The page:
Originally Posted by trekchick
Maybe you can answer a question for me? I've asked my nephew(who is also a snowboarder) but all he said was "I dunno.
I may tend to appear to be generalizing(not my intention) but I want to know if there is a purpose for this particular action.
At least 1/2 dozen time a year, while in the lift line a fine young boarder will be chatting with his "peeps" behind me, then all of a sudden he picks up his attached foot and WHAM, slams his board on the ground, and usually on the back of my skis. Is there a real reason to do this? I don't want to appear to be old and ornery, but I also don't want scratches on my new skis.(yes I'm one of those people who lays my skis gently in the back of my Jeep and put a rug over them so they don't touch other skis. My husband stands 3 feet back and chucks them in like cord wood)
This was the subject of a long thread last season, but I'll summarize for those that missed it.
The purpose of slamming the board while in the vicinity of a lift (note I said vicinity...the devil's in the details!) is to remove the snow from the topsheet of the board. Even if the board has a stomp pad between the bindings, but especially without one, the presence of snow on top of the board makes it very slippery, which can cause issues (the dreaded snowboarder-takes-out-the-entire-6-pack thing) when getting off the lift.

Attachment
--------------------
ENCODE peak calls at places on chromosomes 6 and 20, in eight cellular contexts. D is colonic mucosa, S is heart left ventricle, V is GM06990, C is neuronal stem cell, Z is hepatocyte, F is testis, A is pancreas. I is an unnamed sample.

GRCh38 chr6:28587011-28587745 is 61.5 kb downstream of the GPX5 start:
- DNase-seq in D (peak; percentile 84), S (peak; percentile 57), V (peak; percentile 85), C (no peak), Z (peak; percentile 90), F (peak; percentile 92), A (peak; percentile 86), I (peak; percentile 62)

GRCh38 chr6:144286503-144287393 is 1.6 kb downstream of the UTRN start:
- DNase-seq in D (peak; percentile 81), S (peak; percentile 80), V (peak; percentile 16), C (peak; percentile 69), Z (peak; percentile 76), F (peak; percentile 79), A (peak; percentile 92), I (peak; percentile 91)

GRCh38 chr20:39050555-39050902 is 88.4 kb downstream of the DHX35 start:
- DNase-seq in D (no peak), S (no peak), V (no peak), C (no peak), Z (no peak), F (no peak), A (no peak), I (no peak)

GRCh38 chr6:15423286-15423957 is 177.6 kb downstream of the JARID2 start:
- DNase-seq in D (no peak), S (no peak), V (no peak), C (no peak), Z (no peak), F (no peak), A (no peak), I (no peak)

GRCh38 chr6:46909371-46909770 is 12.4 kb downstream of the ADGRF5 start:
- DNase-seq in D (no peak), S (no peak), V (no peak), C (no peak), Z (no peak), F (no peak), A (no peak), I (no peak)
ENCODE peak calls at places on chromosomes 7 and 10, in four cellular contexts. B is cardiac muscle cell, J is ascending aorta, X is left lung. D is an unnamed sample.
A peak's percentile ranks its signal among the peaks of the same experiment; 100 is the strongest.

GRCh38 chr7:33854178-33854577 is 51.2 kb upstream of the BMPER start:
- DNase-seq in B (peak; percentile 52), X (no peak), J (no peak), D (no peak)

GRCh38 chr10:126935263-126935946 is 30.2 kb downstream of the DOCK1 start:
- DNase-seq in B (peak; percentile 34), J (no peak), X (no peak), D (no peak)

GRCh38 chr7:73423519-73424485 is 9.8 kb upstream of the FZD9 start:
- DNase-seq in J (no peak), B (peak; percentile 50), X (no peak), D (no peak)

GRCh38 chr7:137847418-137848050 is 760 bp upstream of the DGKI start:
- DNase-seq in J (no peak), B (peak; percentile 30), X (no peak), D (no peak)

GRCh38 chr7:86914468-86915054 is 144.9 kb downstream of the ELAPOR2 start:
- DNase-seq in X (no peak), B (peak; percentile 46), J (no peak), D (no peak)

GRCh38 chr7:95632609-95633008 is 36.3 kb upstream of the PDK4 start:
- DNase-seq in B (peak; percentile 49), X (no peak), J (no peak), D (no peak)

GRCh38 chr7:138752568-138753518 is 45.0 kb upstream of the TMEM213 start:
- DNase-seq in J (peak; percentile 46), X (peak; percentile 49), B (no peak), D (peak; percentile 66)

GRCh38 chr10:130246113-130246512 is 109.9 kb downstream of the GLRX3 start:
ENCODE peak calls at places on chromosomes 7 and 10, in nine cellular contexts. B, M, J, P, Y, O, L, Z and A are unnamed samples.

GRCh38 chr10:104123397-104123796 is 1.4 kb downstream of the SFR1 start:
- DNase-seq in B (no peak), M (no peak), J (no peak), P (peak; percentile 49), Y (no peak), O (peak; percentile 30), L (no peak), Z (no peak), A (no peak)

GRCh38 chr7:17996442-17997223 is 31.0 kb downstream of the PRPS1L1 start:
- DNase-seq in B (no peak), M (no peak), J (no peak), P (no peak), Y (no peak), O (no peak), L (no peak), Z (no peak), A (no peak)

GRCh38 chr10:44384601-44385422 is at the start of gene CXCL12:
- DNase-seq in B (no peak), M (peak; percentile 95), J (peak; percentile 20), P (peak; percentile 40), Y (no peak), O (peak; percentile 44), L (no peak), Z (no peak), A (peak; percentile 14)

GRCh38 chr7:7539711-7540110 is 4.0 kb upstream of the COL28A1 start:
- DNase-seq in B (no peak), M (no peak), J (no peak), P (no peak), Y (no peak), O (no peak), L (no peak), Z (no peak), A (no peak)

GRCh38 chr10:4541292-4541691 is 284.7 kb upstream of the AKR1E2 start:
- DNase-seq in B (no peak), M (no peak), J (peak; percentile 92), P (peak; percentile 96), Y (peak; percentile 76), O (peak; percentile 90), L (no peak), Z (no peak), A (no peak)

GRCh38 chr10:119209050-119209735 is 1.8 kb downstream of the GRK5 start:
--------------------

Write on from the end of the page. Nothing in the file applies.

That being said, there's no reason to slam the board in the liftline. Not only do you risk stomping on other people's equipment, it's also loud as hell. I stopped doing it in the liftline when they started hiring attractive Australian lifties.
So why do some boarders do it? Same reason that age group likes to blast loud music...it garners attention.
I completely understand and respect those who want to keep their gear looking like new. I discovered years ago, however, that you slide on the base(s), not the topsheet(s). Between 65+ day seasons and teaching 5 year old's who are attracted to shiny new topsheets like flies to the proverbial $#%%, I stopped caring what my stuff looked like a long time ago.
Scratch my car in the parking lot, however, and we're going to have words...